Hackers acting for Turkey said to be behind recent cyberattacks


Sweeping cyberattacks targeting governments and organisations in Europe and the Middle East are believed to be the work of hackers acting in the interests of the Turkish government, senior Western security officials said.

The hackers attacked at least 30 organisations, including government ministries, embassies and security services as well as companies and other groups, according to a Reuters review of public internet records. Victims include Cypriot and Greek government email services and the Iraqi government’s national security advisor, records show.

The attacks intercept internet traffic to victim websites, potentially enabling hackers to obtain illicit access to the networks of government bodies and other organisations.

According to two British officials and a US official, the activity bears the hallmarks of a state-backed cyber espionage operation to advance Turkish interests.

Their conclusion is based on three elements: identities and locations of victims, which included governments of countries geopolitically significant to Turkey; similarities to previous attacks used infrastructure registered from Turkey; and information contained in confidential intelligence assessments.

The officials said it wasn’t clear which individuals or organisations were responsible but they believed the attacks were linked because they used the same servers and other infrastructure.

Turkey’s Interior Ministry declined to comment. A senior Turkish official did not respond directly to questions about the campaign but said Turkey was itself frequently a victim of cyberattacks.

The Cypriot government said in a statement “relevant agencies were immediately aware of the attacks and moved to contain” them. “We will not comment on specifics for reasons of national security,” it added.

Officials in Athens had no evidence the Greek government email system was compromised. The Iraqi government did not respond to requests for comment.

The Cypriot, Greek and Iraqi attacks identified by Reuters occurred in late 2018 or early 2019, according to public internet records. A broader series of attacks is ongoing, according to officials and private cybersecurity investigators.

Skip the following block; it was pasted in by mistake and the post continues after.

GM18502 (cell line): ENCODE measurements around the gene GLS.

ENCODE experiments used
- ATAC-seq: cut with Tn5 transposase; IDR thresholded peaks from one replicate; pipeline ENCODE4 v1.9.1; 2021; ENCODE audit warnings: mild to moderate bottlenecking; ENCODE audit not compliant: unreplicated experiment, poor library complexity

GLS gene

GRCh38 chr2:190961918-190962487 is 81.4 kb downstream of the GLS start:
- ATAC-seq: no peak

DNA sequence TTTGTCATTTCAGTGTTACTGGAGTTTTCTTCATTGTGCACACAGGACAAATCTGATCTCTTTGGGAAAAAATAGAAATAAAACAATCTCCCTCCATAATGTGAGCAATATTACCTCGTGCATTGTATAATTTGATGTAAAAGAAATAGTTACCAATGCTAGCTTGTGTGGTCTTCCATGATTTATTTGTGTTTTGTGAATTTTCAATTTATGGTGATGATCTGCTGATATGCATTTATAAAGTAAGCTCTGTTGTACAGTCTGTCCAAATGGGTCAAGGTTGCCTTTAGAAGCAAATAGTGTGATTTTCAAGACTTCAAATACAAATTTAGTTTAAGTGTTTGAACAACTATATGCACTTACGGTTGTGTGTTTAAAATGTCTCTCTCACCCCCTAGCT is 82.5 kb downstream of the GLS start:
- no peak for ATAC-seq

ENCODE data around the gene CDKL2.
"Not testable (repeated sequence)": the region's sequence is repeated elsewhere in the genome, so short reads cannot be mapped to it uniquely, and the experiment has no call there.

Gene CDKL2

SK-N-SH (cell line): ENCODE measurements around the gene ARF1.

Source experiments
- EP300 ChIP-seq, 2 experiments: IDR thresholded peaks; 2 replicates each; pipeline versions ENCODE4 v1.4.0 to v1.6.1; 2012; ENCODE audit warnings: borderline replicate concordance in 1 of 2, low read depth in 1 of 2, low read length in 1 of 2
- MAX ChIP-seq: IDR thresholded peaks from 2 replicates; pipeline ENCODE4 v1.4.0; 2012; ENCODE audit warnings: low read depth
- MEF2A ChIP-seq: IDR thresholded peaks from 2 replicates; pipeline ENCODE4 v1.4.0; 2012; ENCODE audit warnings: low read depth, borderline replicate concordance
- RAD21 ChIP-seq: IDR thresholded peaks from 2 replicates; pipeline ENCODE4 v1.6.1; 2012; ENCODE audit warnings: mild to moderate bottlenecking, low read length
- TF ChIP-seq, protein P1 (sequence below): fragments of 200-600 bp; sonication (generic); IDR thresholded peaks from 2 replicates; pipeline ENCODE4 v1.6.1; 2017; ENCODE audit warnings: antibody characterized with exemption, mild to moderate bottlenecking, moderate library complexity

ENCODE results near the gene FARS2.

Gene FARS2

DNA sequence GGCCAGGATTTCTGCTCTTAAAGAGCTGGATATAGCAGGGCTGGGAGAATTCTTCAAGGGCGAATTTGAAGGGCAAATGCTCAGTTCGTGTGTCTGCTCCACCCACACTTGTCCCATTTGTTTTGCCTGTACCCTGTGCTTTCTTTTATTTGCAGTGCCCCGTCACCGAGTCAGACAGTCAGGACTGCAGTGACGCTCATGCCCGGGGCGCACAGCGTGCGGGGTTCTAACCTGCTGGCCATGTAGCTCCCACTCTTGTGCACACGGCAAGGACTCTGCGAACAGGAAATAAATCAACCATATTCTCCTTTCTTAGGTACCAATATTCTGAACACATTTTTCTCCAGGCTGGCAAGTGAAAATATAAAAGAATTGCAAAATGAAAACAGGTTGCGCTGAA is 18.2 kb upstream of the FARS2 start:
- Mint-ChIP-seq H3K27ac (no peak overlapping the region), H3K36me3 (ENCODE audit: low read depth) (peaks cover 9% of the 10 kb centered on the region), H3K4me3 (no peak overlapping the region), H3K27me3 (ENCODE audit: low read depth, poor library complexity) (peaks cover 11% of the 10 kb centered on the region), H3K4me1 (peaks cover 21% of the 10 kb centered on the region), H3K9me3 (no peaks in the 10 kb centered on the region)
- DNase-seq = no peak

A spokeswoman for the UK’s National Cyber Security Centre, part of the GCHQ signals intelligence agency, declined to comment on the attacks. In the United States, the Office of the Director of National Intelligence declined to comment as well and the FBI did not respond to a request for comment.


The attacks highlight a weakness in a core pillar of online infrastructure that can leave victims exposed to attacks outside their own networks, making them difficult to detect and defend against, cybersecurity specialists said.

The hackers used a technique known as DNS hijacking, according to Western officials and private cybersecurity experts. This involves tampering with the effective address book of the internet, called the Domain Name System (DNS), which enables computers to match website addresses with the correct server.

By reconfiguring parts of this system, hackers are able to redirect visitors to imposter websites, such as a fake email service and capture passwords and other text there.

Reuters reviewed public DNS records, which showed when website traffic was redirected to servers identified by private cybersecurity firms as being controlled by the hackers. All victims identified by Reuters had traffic to their websites hijacked – often traffic visiting login portals for email services, cloud storage servers and online networks — according to the records and cybersecurity experts who studied the attacks.

The attacks have occurred since at least early 2018, records show.

While small-scale DNS attacks are relatively common, the scale of these attacks alarmed Western intelligence agencies, said the officials and other US intelligence officials. They believed the attacks were unrelated to a campaign using a similar attack method uncovered in late 2018.

As part of the attacks, hackers breach organisations controlling top-level domains, the suffixes at the end of web addresses immediately after the dot symbol, said James Shank, a researcher at US cybersecurity firm Team Cymru, which notified some victims.

Victims included Albanian state intelligence, according to public internet records. Albanian state intelligence had usernames and passwords compromised as a result of the attacks, according to one private cybersecurity investigator, familiar with intercepted web traffic.

The Albanian State Information Service said the attacks were on non-classified infrastructure, which does not store or process any “any information classified as ‘state secret’ of any level.”

Civilian organisations in Turkey were also attacked, records show, including a Turkish chapter of the Freemasons, which conservative Turkish media said is linked to US-based Muslim cleric Fethullah Gulen accused by Ankara of masterminding a failed coup attempt in 2016.

The Great Liberal Lodge of Turkey said there were no records of cyberattacks against hijacked domains identified by Reuters and there was “no data exfiltration.”

“Thanks to precautions, attacks against the sites are not possible,” a spokesman said, adding the cleric has no affiliation with the organisation.

The cleric publicly denied masterminding the attempted coup, saying “it’s not possible,” and said he is against coups.

A spokesman for Gulen said Gulen was not involved in the coup attempt and repeatedly condemned it and its perpetrators. Gulen has never been associated with the Freemason organisation, the spokesman added.